Who can claim when a loved one dies?
The death of a spouse, parent or child due to negligence is understandably one of the most traumatic losses a person can experience. Usually the victim’s family will seek answers and demand that justice be done and for the responsible person to be prosecuted.
It is important to remember that there is a difference between a criminal case and a civil claim. In the event of the death of a family member people often ask whether they have a civil claim for compensation.
Civil litigation in the context of negligence refers to legal proceedings against other persons for compensation or to enforce a certain legal right. Criminal litigation, on the other hand, deals with legal proceedings when someone has broken the law. He/she is then charged, prosecuted, and punished for committing a crime.
You can read more about the differences in our article Different courts and types of cases
A civil claim has as its main purpose the recovery of compensation but can be a helpful tool in bringing the family of the deceased some closure and support following this difficult time. If you have a family member whose life was lost in a road accident or due to medical negligence, you may be able to claim for financial compensation for your loss.
The key is that the claim is not that of the deceased person, but of the person who has suffered the loss.
Who can claim?
In South African law the person who has suffered the loss may claim. The requirement is that the person must prove in what way the death has resulted in loss. This is usually a person who was financially dependent or suffered emotional trauma as a result of the death.
See also our article – Frequently asked question: Can I claim for the death of my baby?
What can be claimed?
- Loss of financial support
- If you were a dependent of the deceased, you can claim for compensation to cover the loss of support that was provided by the deceased as a breadwinner or income provider to the family.
- Funeral and medical expenses
- A claim for reasonable compensation for the costs of the funeral may also be made. If costs were incurred for medical care before the death, this may also be included by the person or estate who incurred the expenses.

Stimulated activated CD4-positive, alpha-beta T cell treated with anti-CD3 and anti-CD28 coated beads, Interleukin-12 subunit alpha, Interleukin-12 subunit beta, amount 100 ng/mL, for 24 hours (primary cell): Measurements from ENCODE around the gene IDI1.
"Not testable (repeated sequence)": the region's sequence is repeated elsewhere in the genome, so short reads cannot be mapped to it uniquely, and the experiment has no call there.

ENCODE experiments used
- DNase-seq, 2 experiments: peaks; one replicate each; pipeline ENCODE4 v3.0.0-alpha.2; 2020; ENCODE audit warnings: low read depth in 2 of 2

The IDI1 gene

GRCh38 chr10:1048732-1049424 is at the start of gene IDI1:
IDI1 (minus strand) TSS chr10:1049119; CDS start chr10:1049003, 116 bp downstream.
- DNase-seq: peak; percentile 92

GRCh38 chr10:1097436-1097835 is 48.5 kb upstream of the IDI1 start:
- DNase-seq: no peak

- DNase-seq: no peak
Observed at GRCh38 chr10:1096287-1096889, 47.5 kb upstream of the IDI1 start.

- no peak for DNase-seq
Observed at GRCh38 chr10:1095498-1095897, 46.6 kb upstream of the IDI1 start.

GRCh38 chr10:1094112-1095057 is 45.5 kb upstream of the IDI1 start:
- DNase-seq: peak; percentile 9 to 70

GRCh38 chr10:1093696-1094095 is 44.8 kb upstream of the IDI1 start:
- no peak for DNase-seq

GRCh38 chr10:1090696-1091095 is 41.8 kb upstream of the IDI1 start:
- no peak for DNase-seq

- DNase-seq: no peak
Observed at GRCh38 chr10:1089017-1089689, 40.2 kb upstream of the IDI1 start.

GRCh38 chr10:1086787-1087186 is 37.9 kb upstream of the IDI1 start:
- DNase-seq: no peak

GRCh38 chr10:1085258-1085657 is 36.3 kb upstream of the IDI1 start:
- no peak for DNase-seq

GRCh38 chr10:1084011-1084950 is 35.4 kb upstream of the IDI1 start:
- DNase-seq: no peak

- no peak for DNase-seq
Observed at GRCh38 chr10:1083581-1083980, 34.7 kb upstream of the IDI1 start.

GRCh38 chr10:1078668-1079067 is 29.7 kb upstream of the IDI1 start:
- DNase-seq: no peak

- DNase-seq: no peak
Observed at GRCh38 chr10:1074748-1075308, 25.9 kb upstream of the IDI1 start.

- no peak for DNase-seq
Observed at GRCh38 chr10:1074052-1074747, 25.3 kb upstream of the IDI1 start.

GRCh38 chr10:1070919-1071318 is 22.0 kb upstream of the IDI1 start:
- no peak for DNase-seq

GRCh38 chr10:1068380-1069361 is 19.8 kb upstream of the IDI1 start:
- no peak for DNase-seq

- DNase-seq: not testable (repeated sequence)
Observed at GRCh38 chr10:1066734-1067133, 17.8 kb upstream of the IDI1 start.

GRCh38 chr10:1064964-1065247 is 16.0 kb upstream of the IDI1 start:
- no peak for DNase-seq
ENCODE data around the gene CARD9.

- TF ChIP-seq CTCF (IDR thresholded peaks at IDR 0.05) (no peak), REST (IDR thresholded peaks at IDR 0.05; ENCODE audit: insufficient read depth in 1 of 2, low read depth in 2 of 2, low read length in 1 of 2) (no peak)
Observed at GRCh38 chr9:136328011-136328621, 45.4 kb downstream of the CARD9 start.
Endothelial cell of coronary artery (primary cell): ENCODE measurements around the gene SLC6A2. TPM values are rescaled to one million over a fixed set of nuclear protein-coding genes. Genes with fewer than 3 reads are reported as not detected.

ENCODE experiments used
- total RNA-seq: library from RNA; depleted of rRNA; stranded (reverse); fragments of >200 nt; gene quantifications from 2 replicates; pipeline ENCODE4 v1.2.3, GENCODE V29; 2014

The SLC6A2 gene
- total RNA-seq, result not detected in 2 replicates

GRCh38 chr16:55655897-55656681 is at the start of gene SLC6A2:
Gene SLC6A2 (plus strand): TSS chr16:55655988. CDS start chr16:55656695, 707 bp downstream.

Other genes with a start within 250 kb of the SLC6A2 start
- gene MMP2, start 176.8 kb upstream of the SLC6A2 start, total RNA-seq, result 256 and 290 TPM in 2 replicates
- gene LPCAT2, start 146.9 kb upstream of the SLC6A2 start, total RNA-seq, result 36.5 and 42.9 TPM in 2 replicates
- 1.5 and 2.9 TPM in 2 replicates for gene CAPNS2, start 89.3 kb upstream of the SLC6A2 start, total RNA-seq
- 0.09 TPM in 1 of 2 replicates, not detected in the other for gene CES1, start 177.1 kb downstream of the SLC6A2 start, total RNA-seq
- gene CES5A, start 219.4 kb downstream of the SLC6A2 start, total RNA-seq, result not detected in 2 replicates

- Emotional damage
- Pain and suffering, also referred to as general damages, includes compensation for the trauma and emotional damage experienced by the family of the deceased. It is necessary to prove that the death resulted in a recognised psychiatric condition requiring professional treatment. Compensation is thus not awarded for “normal” grief experienced by those left behind.
What is needed to prove a claim?
To make such a claim, you need to provide sufficient information such as your relationship to the deceased and on what basis you have a right to be compensated.
Important documents that the court would consider includes the identity document of the deceased, a death certificate or post mortem report determining the cause of death, unabridged birth certificates reflecting the names of parents, proof of earnings or payslips of all involved parties, proof of reasonable funeral expenses and documentary proof of marriage (if the claim is being made by a spouse).
If a claim for emotional damage is made, a report by a medical professional, such as a psychologist or psychiatrist, would be necessary to show in what way the death has resulted in a recognised psychiatric condition requiring treatment.
Professional attorneys at your service
At Paul du Plessis Attorneys our aim is to make the process of claiming against the RAF or any other negligent person smoother and less stressful, as we work on a no win – no fee basis. For legal support when you need to claim following the death of a loved one, contact Paul du Plessis Attorneys through our website, email firstname.lastname@example.org or phone at 012 809 1588.